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Bottles of prescription painkiller OxyContin, 40mg, 20mg and 15mg pills, made by Purdue Pharma L.D. sit on a counter at a local pharmacy, in Provo, Utah. Photo by George Frey/Reuters

Will fewer opioid prescriptions help kick the crisis?

Doctors are less likely to write first-time opioid prescriptions to patients than they were nearly seven years ago, a recent study suggests. The data offers a rare glimmer of good news in the nation’s ongoing opioid crisis, but it’s unclear whether this shift in physician practice could help lower historic rates of fatal drug overdoses nationwide.

The study, published this week by Harvard University researchers in the New England Journal of Medicine, found that the monthly rate of first-time opioid prescriptions dropped by 54 percent nationwide between 2012 and 2017.

To better understand first-time prescription opioid use, researchers analyzed claims data from 63.8 million people who were age 15 or older, covered by Blue Cross Blue Shield insurance and had no known use of opioids in the last six months. Within that national sample, the rate fell from 1.63 percent in July 2012 to 0.75 percent in December 2017.

The number of health care providers who wrote first-time opioid prescriptions for their patients declined from more than 114,000 to nearly 80,500 during the same period. Overall, researchers found 89 million opioid prescriptions across five years, including 11 million new prescriptions.

Additionally, the study found that initial opioid prescriptions lasting longer than three days fell 57 percent since 2012 — a timeframe that lines up with national guidelines established three years ago. Prescriptions that exceeded seven days declined 67 percent, the study said. And health care providers who wrote any first-time prescriptions for opioids fell by nearly a third during the same five-year period.

Of all physicians, primary care doctors most frequently doled out first-time opioid prescriptions, and roughly 80 percent of those supplies lasted longer than three days. Dentists were least likely to write excessive first-time prescriptions for opioids, the study found.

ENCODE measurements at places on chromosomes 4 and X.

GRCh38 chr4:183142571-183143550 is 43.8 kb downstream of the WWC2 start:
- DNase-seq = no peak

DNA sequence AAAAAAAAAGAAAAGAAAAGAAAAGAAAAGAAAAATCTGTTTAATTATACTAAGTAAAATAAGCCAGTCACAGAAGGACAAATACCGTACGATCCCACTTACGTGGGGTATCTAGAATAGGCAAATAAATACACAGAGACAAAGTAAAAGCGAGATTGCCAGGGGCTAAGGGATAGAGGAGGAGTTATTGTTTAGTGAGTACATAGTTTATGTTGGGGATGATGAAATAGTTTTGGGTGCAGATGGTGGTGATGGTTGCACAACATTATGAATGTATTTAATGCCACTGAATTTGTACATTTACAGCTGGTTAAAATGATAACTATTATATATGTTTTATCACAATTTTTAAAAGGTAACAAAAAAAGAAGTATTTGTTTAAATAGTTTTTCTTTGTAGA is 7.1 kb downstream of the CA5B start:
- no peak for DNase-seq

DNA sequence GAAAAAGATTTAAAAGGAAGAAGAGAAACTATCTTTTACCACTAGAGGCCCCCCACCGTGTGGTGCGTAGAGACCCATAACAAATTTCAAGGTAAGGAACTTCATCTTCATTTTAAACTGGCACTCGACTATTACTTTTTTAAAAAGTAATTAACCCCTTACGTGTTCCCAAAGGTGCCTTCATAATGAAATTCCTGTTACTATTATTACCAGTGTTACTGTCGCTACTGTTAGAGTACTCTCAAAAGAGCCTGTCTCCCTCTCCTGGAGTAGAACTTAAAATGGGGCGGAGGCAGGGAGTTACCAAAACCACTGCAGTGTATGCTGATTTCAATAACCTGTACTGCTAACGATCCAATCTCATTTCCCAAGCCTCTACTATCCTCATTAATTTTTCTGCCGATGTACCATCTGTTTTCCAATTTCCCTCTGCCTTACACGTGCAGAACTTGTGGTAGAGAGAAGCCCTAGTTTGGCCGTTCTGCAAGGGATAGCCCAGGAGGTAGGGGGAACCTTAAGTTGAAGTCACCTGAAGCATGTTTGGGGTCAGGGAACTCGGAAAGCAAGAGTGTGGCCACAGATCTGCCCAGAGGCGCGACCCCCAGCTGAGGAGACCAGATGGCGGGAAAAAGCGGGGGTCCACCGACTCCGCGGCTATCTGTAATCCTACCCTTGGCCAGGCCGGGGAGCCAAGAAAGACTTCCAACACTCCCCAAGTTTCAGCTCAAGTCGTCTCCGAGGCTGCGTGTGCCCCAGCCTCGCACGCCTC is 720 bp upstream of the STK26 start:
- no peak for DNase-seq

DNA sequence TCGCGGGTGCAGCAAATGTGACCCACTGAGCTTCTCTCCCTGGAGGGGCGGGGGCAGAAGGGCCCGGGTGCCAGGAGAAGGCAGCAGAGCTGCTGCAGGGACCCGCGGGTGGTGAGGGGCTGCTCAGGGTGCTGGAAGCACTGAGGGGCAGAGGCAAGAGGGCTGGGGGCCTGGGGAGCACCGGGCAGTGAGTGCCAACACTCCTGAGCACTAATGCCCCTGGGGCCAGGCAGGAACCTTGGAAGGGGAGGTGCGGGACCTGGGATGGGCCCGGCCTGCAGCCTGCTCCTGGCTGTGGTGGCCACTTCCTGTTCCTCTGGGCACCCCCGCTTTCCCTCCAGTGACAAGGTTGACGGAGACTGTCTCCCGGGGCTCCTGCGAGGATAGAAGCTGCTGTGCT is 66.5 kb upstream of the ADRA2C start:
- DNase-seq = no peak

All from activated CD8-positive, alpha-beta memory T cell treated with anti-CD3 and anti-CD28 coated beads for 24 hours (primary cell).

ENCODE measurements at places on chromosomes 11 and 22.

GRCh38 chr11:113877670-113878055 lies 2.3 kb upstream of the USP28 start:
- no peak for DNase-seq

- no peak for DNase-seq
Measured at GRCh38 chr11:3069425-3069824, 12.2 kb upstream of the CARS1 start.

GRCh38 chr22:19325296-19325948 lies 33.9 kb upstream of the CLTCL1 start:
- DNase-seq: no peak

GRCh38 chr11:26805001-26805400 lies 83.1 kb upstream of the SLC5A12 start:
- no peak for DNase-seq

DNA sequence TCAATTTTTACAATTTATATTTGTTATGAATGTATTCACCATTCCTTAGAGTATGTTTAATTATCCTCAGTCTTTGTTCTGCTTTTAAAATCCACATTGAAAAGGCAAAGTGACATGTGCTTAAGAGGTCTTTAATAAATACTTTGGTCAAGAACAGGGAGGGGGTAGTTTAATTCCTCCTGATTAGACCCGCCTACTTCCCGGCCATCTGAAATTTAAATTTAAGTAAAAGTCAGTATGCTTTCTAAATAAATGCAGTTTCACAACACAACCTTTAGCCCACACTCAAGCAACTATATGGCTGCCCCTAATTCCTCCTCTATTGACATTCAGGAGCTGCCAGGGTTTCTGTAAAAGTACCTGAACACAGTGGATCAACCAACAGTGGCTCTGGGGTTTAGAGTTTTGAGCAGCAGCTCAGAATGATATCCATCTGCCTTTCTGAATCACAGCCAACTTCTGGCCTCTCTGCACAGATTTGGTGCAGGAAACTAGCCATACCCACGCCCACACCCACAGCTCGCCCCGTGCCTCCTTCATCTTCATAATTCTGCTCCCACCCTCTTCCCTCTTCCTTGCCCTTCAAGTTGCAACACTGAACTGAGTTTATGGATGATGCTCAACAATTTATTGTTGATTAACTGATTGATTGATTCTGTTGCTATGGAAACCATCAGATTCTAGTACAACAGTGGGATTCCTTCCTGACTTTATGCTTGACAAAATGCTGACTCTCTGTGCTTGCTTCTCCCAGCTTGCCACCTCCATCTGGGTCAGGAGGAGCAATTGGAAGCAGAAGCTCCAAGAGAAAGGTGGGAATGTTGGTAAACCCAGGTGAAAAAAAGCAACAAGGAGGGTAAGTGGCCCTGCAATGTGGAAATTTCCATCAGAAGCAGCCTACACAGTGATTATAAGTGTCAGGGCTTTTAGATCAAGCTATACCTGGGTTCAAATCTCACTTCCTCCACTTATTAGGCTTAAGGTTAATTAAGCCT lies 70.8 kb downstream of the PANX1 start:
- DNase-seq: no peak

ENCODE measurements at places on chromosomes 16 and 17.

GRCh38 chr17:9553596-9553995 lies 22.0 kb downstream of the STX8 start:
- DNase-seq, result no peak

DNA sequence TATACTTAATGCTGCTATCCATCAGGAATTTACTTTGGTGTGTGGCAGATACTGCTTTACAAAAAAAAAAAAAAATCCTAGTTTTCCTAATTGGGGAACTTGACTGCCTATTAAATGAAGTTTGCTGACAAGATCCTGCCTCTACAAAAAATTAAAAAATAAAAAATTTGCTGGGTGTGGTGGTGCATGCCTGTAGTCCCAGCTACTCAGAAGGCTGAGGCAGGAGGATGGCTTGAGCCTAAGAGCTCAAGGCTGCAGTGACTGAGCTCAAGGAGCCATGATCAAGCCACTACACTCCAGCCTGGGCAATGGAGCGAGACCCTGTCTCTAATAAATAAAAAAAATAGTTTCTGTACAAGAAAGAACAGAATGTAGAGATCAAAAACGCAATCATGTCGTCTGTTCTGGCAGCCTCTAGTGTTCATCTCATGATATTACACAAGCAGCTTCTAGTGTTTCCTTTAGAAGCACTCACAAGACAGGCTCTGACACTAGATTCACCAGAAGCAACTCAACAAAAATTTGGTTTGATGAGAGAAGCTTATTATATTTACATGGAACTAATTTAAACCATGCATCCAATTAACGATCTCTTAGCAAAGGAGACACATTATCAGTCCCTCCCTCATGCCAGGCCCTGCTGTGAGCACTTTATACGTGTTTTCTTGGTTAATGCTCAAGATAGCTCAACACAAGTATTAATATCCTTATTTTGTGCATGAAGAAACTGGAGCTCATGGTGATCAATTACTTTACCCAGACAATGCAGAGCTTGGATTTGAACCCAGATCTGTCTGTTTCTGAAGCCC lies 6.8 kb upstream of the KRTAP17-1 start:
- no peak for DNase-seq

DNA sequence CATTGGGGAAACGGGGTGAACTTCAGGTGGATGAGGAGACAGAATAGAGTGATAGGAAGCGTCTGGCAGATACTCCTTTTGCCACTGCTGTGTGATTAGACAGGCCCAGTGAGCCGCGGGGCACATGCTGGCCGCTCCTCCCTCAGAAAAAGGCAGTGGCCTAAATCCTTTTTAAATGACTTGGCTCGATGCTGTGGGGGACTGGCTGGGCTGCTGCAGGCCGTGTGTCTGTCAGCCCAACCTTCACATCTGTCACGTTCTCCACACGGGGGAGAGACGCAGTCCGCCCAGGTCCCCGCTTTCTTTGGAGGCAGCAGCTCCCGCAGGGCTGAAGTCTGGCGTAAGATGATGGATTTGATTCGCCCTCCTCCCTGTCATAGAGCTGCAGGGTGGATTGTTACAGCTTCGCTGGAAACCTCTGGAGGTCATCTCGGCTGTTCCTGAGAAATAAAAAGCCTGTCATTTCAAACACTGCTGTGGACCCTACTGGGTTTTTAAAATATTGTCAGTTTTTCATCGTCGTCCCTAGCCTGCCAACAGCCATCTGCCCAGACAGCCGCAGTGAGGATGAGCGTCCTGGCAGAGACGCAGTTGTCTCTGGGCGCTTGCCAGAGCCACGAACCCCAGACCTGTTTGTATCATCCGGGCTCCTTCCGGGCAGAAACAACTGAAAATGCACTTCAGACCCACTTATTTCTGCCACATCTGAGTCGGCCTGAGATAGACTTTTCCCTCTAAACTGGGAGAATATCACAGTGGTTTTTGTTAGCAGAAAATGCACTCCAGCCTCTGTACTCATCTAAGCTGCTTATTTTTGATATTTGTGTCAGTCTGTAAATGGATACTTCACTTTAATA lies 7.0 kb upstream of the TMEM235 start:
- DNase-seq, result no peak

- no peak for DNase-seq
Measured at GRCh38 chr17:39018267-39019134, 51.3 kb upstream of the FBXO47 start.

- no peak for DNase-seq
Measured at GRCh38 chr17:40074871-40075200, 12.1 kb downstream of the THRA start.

Reacting to the crisis?

These new data points are a positive development, said Nicole Maestas, an economist and associate professor of health care policy at Harvard Medical School who served as this study’s lead author. In September, she led a study that found doctors had recorded no pain diagnosis for nearly 30 percent of patients who were nevertheless prescribed pain-killing opioids.

In 2017, 70,237 Americans fatally overdosed on drugs, a 9.6-percent increase over the previous year and the highest on record, according to the Centers for Disease Control and Prevention. A majority of those deaths — 47,600 — were linked to opioid use. That number rose by 5,000 opioid-related deaths since 2016, when 40 percent of which were tied to prescription — rather than illicit –drugs, according to the Department of Health and Human Services.

The CDC set guidelines for prescribing opioids for chronic pain in 2016 in an effort to stem the worsening opioid epidemic. (An estimated 11.5 million Americans had reported misusing prescription opioids that year.) These guidelines said opioids “are not a first-line or routine therapy for chronic pain,” and if they must be used, doctors typically should prescribe opioids at low doses for a duration of three days.